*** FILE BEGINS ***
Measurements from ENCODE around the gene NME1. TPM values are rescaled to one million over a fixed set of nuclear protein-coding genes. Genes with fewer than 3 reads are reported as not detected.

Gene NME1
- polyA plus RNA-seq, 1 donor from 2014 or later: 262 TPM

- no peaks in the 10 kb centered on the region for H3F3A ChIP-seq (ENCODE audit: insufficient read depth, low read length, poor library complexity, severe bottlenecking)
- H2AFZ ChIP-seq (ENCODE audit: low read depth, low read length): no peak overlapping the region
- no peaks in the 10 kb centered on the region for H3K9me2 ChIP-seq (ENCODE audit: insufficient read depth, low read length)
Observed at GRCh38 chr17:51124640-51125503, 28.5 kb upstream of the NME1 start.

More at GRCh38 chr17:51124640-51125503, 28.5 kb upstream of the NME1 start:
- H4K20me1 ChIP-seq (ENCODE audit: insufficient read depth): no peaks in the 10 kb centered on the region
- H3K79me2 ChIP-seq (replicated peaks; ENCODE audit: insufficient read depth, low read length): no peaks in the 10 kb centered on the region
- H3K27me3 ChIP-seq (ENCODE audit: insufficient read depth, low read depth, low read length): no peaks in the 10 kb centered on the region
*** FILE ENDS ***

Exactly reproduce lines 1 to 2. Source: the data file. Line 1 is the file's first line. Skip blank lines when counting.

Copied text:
Measurements from ENCODE around the gene NME1. TPM values are rescaled to one million over a fixed set of nuclear protein-coding genes. Genes with fewer than 3 reads are reported as not detected.

Gene NME1